Dozens gathered on the grounds of Kunzang Palyul Choling, a Buddhist temple in Poolesville, at the consecration of a new statue Tuesday morning.
The statue of Guru Rinpoche sits atop a red throne hand-painted by a team led by a Tibetan master artist. Together, the golden fiberglass statue and its steel throne are about 13 feet tall, according to spokesperson Shelley Sims.
The Guru Rinpoche statue symbolizes a global partnership between the rich sacred traditions of the East and the technological artisanship of the West, according to a press release from the temple. It’s considered an emanation of the Buddha and becomes empowered through the consecration ceremony.
“Guru Rinpoche is the appearance in the world of every conceivable virtue, without any exception,” Her Eminence Jetsunma Ahkon Llamo Rinpoche, the temple’s founder, said.
Ahkon Lhamo, the first Western woman to be enthroned as a lineage holder in Tibetan Buddhism, initiated the project, which took more than a year, Sims said. The temple follows Tibetan Buddhism in the Vajrayana tradition.
Operating since 1985, the Poolesville location of Kunzang Palyul Choling is known for its 24-hour prayer vigil, which has been ongoing for more than 37 years, Sims said. There are about 120 regular temple attendees, Sims said, but more come to the temple for special events such as prayer ceremonies and teachings.
Kunzang Palyul Choling has temples in Arizona and Australia as well, according to its website.
Crafted in Nepal, the statue’s hollow frame has been stuffed with prayers written on paper and offerings. It’s the same case for the throne, which includes drawings of snow lions to hold up Guru Rinpoche. Each of the throne’s floral green-and-orange and blue-and-red sketches hold cultural significance in addition to providing decoration — the drawings speak of the path to enlightenment, according to a press release.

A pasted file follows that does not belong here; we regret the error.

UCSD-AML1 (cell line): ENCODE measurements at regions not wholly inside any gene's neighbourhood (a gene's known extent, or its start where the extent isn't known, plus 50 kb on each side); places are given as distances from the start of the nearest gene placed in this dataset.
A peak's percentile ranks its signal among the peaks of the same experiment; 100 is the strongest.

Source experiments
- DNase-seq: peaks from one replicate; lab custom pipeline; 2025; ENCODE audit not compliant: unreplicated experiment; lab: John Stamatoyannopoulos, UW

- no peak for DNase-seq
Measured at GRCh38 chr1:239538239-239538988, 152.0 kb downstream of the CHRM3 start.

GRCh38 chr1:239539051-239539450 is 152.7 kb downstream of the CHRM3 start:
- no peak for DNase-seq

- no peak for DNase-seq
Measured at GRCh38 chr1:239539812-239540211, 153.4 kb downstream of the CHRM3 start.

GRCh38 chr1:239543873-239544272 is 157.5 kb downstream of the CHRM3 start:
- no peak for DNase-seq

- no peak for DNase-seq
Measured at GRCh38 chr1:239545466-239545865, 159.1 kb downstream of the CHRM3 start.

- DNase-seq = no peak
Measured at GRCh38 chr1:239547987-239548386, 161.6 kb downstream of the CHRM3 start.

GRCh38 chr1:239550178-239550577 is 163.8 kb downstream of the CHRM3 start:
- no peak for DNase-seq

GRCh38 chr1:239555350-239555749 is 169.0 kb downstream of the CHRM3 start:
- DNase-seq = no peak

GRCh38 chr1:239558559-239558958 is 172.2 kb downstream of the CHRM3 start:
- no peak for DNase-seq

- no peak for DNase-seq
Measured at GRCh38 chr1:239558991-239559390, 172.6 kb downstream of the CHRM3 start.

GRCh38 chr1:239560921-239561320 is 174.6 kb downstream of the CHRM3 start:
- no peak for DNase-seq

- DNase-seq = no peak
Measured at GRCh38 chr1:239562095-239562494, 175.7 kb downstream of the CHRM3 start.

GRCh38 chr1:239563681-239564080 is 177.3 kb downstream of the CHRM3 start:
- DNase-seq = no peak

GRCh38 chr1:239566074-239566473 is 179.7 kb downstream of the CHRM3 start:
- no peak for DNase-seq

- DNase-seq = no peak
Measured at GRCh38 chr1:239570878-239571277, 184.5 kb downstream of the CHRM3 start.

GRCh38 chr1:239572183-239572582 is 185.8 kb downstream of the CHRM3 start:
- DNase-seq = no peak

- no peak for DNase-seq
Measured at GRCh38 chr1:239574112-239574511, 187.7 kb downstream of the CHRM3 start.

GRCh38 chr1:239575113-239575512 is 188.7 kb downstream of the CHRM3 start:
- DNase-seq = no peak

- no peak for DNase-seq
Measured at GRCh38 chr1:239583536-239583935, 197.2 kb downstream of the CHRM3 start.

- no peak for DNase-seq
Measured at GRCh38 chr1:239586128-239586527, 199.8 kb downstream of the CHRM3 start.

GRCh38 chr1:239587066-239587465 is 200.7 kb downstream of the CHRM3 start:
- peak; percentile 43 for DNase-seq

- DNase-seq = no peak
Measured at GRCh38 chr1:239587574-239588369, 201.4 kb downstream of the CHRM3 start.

Flowers adorn the statue, leaving splatters of pink, yellow, blue, purple and white. Ribbons of yellow, green, red, white and blue create a radiant backdrop behind Guru Rinpoche, which is nested under a canopy supported by four red poles. Flags matching the ribbons feature prayers and line the clearing.
The colors surrounding the statue create a stark contrast to the green leaves and brown mulch of Peace Park, 65 acres of land across the street from the temple building on River Road.
Buddhist monks dressed in the traditional attire of orange and maroon led the dedication ceremony — some were local, while others traveled from Nebraska, Toronto and New York to help with the festivities.
The ceremony included chants of prayers and traditional Tibetan instruments of horns, cymbals, conch shells and drums. A monk passed around rice in the beginning and flower petals at the end, which guests tossed in the air.
In the back, a quiet fire became crackling with life as leaders offered plates of food, tree branches and even the smoke itself to the nature of Buddhism, which Guru Rinpoche represents.
“It’s not one deity,” Sims said. “You’re also offering to the Buddhist nature of yourself, not a concrete image.”
The smoke remained a predominantly white color with a tint of gray as its intense aroma engulfed the clearing, drawing distinction from the damp ground and the slight sprinkling of rain that occurred throughout the morning.
Near the end of the ceremony, a monk unveiled Guru Rinpoche’s face and community members began circling the statue as part of the ritual.
Statue viewing and the Peace Park are open to the public.
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